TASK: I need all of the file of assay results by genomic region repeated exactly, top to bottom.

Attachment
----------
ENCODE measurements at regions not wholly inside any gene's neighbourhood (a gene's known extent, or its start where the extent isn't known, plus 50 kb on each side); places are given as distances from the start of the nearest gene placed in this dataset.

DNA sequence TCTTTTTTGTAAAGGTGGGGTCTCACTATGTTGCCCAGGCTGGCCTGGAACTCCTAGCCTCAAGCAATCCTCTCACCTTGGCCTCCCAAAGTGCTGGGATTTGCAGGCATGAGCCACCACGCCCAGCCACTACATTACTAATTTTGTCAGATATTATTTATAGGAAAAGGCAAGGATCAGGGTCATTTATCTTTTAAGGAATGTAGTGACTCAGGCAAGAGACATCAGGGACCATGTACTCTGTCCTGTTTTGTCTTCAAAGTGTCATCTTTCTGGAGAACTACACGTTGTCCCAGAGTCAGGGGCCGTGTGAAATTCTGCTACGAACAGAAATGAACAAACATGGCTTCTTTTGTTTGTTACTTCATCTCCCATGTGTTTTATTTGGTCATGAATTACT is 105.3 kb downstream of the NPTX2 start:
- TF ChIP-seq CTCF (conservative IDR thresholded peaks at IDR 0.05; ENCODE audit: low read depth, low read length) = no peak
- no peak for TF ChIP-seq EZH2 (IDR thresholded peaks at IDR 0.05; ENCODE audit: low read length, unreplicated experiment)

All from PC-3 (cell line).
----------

ENCODE measurements at regions not wholly inside any gene's neighbourhood (a gene's known extent, or its start where the extent isn't known, plus 50 kb on each side); places are given as distances from the start of the nearest gene placed in this dataset.

DNA sequence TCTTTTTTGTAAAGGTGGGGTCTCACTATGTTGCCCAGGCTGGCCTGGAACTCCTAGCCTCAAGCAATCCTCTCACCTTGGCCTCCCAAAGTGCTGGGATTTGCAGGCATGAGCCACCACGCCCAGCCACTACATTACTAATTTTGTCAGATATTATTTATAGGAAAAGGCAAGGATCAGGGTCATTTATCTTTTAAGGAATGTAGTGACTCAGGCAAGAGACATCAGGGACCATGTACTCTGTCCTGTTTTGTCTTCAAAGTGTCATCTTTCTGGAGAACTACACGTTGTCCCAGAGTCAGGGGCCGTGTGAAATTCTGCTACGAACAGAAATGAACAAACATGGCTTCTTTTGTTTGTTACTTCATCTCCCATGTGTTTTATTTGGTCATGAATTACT is 105.3 kb downstream of the NPTX2 start:
- TF ChIP-seq CTCF (conservative IDR thresholded peaks at IDR 0.05; ENCODE audit: low read depth, low read length) = no peak
- no peak for TF ChIP-seq EZH2 (IDR thresholded peaks at IDR 0.05; ENCODE audit: low read length, unreplicated experiment)

All from PC-3 (cell line).